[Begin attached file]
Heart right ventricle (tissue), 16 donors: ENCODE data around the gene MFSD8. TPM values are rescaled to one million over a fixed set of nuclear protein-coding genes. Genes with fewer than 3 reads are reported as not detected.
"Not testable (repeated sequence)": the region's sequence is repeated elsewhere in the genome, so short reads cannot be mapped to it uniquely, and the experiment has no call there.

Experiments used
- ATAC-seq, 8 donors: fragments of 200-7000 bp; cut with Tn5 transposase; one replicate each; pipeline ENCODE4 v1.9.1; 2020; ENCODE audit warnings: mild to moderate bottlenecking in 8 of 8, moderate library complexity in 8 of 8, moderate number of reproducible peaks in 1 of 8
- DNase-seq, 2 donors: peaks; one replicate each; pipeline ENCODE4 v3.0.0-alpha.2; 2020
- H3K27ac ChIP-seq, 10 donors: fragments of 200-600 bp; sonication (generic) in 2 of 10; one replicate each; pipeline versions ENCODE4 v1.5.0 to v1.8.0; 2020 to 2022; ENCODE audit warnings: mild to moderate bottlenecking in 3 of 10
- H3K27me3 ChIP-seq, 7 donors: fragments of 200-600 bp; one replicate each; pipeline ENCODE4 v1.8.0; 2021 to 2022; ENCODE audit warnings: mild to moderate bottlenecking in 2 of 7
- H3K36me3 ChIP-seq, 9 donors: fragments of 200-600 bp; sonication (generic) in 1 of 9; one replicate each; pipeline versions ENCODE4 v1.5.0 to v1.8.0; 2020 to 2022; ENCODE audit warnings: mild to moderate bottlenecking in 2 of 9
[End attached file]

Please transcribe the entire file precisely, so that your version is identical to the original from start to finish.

Heart right ventricle (tissue), 16 donors: ENCODE data around the gene MFSD8. TPM values are rescaled to one million over a fixed set of nuclear protein-coding genes. Genes with fewer than 3 reads are reported as not detected.
"Not testable (repeated sequence)": the region's sequence is repeated elsewhere in the genome, so short reads cannot be mapped to it uniquely, and the experiment has no call there.

Experiments used
- ATAC-seq, 8 donors: fragments of 200-7000 bp; cut with Tn5 transposase; one replicate each; pipeline ENCODE4 v1.9.1; 2020; ENCODE audit warnings: mild to moderate bottlenecking in 8 of 8, moderate library complexity in 8 of 8, moderate number of reproducible peaks in 1 of 8
- DNase-seq, 2 donors: peaks; one replicate each; pipeline ENCODE4 v3.0.0-alpha.2; 2020
- H3K27ac ChIP-seq, 10 donors: fragments of 200-600 bp; sonication (generic) in 2 of 10; one replicate each; pipeline versions ENCODE4 v1.5.0 to v1.8.0; 2020 to 2022; ENCODE audit warnings: mild to moderate bottlenecking in 3 of 10
- H3K27me3 ChIP-seq, 7 donors: fragments of 200-600 bp; one replicate each; pipeline ENCODE4 v1.8.0; 2021 to 2022; ENCODE audit warnings: mild to moderate bottlenecking in 2 of 7
- H3K36me3 ChIP-seq, 9 donors: fragments of 200-600 bp; sonication (generic) in 1 of 9; one replicate each; pipeline versions ENCODE4 v1.5.0 to v1.8.0; 2020 to 2022; ENCODE audit warnings: mild to moderate bottlenecking in 2 of 9